Lateral analysis, also referred as critical speed analysis, is the study of when rotational speed meets or exceeds the shaft natural frequency. This is important since not knowing the critical speed can lead to instability, unbalance or even cause unknown forces to alter the functionality of rotating machinery. Since a rotating machinery consists of many components (rotor, bearing, motor, seals, etc), lateral analysis is made up of three categories: undamped critical speed analysis, steady state synchronous analysis (also known as damped unbalance response analysis) and stability analysis.
Types of Unbalances
The three types of unbalances to consider are static, couple and dynamic. Static unbalance (Figure 1) occurs when a mass at a certain radius from the axis of rotation causes a shift in the inertia axis. Couple unbalance, usually found in cylindrical shapes, occurs when two equal masses positioned at 180 degrees from each other cause a shift in the inertia axis, leading to vibration effects on the bearings. Lastly and most common, dynamic unbalance occurs when you have a combination of both static and couple unbalance.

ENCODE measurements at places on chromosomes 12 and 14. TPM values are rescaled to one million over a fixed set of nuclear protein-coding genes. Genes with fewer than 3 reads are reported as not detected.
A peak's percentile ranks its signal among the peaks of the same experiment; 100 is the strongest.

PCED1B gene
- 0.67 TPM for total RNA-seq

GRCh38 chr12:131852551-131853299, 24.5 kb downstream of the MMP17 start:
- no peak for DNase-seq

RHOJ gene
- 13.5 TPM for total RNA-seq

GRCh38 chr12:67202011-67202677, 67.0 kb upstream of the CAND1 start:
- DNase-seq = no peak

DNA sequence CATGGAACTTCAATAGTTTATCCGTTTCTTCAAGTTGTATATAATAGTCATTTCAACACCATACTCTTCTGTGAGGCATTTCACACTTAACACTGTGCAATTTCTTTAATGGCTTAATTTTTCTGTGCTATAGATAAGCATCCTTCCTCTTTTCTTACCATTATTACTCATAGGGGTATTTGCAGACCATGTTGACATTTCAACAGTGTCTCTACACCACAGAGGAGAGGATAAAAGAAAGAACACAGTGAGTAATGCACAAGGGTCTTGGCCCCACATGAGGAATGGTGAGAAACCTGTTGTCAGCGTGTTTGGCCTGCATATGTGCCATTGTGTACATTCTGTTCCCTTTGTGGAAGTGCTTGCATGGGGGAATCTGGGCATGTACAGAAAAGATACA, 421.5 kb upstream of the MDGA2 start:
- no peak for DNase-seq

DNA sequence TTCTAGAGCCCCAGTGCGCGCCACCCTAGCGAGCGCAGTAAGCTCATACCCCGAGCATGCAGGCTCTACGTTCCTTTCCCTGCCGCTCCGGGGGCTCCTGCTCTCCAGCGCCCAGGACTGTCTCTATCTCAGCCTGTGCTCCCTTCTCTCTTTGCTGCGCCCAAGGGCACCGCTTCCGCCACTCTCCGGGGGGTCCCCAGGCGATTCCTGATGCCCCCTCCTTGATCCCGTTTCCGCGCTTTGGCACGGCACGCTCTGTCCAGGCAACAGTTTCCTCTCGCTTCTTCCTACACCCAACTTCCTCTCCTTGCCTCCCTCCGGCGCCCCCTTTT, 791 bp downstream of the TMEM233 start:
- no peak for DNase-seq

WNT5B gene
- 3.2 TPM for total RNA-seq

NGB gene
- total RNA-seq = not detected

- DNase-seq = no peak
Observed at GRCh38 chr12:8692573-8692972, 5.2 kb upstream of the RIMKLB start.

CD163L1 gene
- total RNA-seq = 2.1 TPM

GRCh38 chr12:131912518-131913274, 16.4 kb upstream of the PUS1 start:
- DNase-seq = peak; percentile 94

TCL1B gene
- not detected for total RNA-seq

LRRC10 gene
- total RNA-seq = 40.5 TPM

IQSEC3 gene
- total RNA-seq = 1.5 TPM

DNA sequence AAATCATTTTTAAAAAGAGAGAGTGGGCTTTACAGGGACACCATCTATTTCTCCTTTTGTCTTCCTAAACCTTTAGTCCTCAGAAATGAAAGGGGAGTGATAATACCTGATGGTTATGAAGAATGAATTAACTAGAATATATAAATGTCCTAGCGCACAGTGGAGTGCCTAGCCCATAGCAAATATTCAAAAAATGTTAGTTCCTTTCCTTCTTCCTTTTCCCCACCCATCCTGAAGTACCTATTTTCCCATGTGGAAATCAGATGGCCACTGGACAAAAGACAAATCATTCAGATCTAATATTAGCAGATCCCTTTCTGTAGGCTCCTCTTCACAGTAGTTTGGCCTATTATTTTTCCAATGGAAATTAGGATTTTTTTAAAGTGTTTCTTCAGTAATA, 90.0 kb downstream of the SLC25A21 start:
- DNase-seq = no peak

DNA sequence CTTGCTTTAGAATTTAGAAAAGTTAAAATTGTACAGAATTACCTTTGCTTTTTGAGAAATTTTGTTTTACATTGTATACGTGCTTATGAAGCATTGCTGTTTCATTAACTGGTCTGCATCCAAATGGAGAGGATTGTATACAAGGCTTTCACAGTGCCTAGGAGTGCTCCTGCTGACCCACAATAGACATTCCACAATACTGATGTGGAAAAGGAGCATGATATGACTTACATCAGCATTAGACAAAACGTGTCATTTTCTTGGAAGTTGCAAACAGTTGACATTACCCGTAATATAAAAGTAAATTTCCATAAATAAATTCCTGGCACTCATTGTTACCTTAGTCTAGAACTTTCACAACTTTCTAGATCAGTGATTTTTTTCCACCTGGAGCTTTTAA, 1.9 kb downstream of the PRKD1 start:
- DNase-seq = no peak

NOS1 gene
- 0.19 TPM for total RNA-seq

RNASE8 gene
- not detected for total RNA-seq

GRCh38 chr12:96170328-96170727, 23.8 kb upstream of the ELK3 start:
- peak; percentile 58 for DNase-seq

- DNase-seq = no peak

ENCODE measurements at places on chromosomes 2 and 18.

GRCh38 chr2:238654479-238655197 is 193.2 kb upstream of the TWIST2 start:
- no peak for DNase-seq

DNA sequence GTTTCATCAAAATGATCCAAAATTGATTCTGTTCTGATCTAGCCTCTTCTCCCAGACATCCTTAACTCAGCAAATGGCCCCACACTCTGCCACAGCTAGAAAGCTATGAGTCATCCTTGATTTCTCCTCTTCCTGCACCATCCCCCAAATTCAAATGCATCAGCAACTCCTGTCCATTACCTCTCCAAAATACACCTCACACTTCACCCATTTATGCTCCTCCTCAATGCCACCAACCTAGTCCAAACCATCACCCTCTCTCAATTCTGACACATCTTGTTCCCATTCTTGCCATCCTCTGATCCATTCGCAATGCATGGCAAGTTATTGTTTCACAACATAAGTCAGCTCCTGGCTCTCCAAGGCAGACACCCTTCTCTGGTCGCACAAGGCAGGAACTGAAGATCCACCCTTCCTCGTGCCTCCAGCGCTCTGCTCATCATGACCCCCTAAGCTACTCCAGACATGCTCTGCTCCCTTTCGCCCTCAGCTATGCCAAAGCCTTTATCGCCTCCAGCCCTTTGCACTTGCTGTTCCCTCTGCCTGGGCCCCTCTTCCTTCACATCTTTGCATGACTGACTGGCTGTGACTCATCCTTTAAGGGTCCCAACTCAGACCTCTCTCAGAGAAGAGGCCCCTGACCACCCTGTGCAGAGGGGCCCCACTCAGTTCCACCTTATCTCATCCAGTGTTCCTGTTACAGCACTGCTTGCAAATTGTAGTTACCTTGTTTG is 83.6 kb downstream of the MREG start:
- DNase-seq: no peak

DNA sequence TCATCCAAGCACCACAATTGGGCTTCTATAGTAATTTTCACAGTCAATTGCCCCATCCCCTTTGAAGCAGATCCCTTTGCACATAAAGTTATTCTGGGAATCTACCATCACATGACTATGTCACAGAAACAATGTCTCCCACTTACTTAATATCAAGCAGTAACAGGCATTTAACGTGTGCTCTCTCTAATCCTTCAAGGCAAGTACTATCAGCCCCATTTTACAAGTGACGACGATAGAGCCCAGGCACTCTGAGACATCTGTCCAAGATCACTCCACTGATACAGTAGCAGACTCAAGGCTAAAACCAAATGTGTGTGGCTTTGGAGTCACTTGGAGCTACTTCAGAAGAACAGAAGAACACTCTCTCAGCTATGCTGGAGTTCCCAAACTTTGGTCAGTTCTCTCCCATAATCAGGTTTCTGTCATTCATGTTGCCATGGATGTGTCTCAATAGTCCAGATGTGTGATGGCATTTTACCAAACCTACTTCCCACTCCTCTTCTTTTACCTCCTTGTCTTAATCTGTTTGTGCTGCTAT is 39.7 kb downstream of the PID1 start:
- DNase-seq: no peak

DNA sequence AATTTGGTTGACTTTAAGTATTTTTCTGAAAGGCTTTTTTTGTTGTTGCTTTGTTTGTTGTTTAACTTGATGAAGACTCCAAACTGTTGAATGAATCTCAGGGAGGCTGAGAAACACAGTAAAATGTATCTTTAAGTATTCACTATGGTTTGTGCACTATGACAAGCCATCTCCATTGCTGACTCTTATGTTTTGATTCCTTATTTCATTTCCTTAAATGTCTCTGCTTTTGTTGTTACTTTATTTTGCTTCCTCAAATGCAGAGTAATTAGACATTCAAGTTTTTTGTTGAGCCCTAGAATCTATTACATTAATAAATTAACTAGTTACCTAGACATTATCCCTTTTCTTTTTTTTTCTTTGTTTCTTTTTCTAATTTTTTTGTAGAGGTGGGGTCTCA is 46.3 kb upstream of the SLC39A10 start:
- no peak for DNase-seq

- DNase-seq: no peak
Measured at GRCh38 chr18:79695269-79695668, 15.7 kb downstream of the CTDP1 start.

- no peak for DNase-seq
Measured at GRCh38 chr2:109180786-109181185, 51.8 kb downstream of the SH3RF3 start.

Not only was W.J.M Rankine a prestigious theoretical scientist and educator, he was a main contributor in the development of rotordynamics and he contributed to thermodynamics and the development of heat engines throughout his lifetime. During his spinning shaft experiment, he concluded that beyond the shaft’s first critical speed, the shaft would be unstable simply because its shape had been bent. By not taking into consideration support damping and Coriolis force in his analysis, many engineers were left confused for almost two centuries, until Gustaf de Laval, a Swedish engineer, ran a steam turbine to supercritical speeds in the late 1880’s. Laval also introduced the use of bearings to oppose absolute motion in his machinery. As the years went by, many other engineers discovered and investigated additional phenomenons (FEM for example) that have an influence in today’s practices.
It is because of these previous innovators that companies like SoftInWay have been able to develop the advanced rotodynamics modules that we use today.